Presymptomatic genetic testing may be considered by patients who have a family history of Huntington’s disease who wish to know if they will definitely develop Huntington’s disease. The decision to obtain this information is often a difficult one and patients need to be psychologically prepared to receive this information. We work with each individual considering presymptomatic genetic testing to help determine whether or not they are prepared to undergo this process and received this information. Patients who are considering recent genetic testing are first interviewed by our social worker who obtains basic information about the patient, any clinical symptoms that may be worrisome for Huntington’s disease, and information about the patient’s family history of Huntington’s disease. Information about the presymptomatic testing protocol provided in significant detail to patients at this time.
The presymptomatic testing protocol ranges from 2-4 visits in the multidisciplinary Huntington’s disease clinic. All patient’s should bring a spouse, caregiver, or other support person to their visits as part of this testing protocol. On the first visit, patient’s undergo an interview with our clinical psychologist and meet with our genetic counselor to receive detailed education about Huntington’s disease and its genetics as well as how genetic testing is performed (with a simple blood test). Patients are also examined by Dr. Kumar to determine if they show any clinical signs of Huntington’s disease. During his first visit, patient’s receive substantial counseling about the pros and cons of genetic testing as well as the psychological and financial issues surrounding receiving such information.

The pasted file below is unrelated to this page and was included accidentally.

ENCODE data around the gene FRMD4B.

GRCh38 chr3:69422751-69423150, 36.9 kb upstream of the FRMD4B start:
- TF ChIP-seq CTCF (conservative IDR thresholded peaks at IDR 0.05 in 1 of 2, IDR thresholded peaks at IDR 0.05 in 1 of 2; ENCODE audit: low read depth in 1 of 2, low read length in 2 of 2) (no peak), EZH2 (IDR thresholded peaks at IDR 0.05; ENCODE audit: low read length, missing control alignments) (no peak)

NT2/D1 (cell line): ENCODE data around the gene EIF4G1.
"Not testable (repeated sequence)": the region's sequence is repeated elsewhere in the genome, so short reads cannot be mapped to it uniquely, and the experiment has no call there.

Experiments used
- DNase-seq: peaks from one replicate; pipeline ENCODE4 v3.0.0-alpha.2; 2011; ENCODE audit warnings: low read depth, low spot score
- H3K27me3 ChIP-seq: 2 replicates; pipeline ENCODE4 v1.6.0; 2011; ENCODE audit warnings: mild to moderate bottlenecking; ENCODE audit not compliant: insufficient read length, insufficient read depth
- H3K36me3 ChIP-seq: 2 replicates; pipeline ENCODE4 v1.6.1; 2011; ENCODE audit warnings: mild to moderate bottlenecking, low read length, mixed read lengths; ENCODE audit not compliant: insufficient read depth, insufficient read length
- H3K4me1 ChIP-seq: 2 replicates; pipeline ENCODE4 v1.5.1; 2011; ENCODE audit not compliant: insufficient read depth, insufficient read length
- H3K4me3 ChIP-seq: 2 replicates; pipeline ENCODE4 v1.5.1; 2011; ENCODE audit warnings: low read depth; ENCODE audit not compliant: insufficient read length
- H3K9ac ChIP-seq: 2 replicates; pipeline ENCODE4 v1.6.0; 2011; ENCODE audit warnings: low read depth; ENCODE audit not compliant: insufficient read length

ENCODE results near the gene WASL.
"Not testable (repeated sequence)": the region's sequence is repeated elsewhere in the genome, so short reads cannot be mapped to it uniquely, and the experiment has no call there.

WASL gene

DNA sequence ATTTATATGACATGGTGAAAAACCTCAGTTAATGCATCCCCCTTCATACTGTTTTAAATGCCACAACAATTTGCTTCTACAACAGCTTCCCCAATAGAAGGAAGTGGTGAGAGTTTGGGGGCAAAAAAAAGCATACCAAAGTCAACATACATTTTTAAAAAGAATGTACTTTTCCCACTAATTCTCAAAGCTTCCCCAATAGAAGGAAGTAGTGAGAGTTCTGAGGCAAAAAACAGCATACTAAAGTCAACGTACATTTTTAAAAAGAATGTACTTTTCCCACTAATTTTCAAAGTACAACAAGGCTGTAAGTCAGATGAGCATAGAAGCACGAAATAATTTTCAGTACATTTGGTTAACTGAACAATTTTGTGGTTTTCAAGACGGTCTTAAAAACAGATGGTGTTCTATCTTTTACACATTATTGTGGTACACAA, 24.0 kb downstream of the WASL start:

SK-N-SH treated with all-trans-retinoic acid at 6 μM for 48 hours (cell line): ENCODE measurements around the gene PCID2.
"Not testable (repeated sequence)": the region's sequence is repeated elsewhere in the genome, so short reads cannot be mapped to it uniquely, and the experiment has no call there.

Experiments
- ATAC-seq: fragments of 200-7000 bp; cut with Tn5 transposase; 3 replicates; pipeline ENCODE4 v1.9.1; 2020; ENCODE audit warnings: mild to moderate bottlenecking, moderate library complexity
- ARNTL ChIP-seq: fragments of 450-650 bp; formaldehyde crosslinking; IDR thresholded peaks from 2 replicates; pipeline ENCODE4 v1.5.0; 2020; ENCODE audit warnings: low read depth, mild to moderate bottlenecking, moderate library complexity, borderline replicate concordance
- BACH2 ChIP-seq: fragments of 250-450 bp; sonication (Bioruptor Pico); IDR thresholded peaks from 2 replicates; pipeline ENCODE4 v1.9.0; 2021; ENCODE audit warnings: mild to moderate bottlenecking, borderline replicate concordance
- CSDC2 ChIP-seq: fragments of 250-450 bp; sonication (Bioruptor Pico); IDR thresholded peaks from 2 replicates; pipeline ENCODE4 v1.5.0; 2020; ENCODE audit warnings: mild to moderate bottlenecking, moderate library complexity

If patients are thought to have be appropriately psychologically and otherwise prepared for genetic testing and have already been thoroughly educated about Huntington’s disease, blood may be drawn at this first visit for genetic testing. If patients require more education for psychological preparation, patients do not have their blood drawn and they return for additional evaluation and counseling the following month after having had some time to digest the information presented at the first visit and possibly evaluate the ramifications of obtaining genetic information on their own life (e.g. effects on ability to obtain life, disability, or long-term care insurance). Some patients decided not to proceed with genetic testing after receiving all the appropriate counseling and education. However, most patients elect to have their blood drawn for genetic testing on the first or second clinical visit. Once blood is drawn for genetic testing, the results of the test are discussed at the next visit in detail. The psychological ramifications and the clinical ramifications as well as a plan to go forward are considered in collaboration with the patient and his/her family. Most patients are seen for a post-test counseling session in the third or fourth clinic visit to address any outstanding questions or psychological or emotional issues that may have arisen in the month since they have been provided this important genetic information.